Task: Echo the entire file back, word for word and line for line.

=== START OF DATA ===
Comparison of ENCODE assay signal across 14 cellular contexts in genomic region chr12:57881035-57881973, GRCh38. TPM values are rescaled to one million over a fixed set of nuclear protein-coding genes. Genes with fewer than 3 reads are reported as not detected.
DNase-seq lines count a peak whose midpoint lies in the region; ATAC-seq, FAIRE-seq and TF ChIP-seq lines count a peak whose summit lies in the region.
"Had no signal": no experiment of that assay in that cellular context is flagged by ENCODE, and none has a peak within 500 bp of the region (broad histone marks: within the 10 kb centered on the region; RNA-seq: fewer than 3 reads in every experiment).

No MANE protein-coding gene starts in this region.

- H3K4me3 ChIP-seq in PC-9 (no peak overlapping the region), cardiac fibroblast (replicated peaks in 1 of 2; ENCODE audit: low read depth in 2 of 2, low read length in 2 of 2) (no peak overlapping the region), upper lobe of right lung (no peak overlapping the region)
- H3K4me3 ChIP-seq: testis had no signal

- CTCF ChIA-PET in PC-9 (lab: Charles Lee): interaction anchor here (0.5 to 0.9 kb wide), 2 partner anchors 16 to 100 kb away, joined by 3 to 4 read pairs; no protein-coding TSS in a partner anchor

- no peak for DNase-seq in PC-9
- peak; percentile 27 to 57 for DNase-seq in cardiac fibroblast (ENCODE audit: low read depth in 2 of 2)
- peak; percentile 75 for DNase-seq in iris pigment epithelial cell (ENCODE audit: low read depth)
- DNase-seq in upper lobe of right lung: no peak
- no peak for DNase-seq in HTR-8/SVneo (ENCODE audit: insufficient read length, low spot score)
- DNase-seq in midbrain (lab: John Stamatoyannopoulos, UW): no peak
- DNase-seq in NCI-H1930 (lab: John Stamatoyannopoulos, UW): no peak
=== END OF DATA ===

Comparison of ENCODE assay signal across 14 cellular contexts in genomic region chr12:57881035-57881973, GRCh38. TPM values are rescaled to one million over a fixed set of nuclear protein-coding genes. Genes with fewer than 3 reads are reported as not detected.
DNase-seq lines count a peak whose midpoint lies in the region; ATAC-seq, FAIRE-seq and TF ChIP-seq lines count a peak whose summit lies in the region.
"Had no signal": no experiment of that assay in that cellular context is flagged by ENCODE, and none has a peak within 500 bp of the region (broad histone marks: within the 10 kb centered on the region; RNA-seq: fewer than 3 reads in every experiment).

No MANE protein-coding gene starts in this region.

- H3K4me3 ChIP-seq in PC-9 (no peak overlapping the region), cardiac fibroblast (replicated peaks in 1 of 2; ENCODE audit: low read depth in 2 of 2, low read length in 2 of 2) (no peak overlapping the region), upper lobe of right lung (no peak overlapping the region)
- H3K4me3 ChIP-seq: testis had no signal

- CTCF ChIA-PET in PC-9 (lab: Charles Lee): interaction anchor here (0.5 to 0.9 kb wide), 2 partner anchors 16 to 100 kb away, joined by 3 to 4 read pairs; no protein-coding TSS in a partner anchor

- no peak for DNase-seq in PC-9
- peak; percentile 27 to 57 for DNase-seq in cardiac fibroblast (ENCODE audit: low read depth in 2 of 2)
- peak; percentile 75 for DNase-seq in iris pigment epithelial cell (ENCODE audit: low read depth)
- DNase-seq in upper lobe of right lung: no peak
- no peak for DNase-seq in HTR-8/SVneo (ENCODE audit: insufficient read length, low spot score)
- DNase-seq in midbrain (lab: John Stamatoyannopoulos, UW): no peak
- DNase-seq in NCI-H1930 (lab: John Stamatoyannopoulos, UW): no peak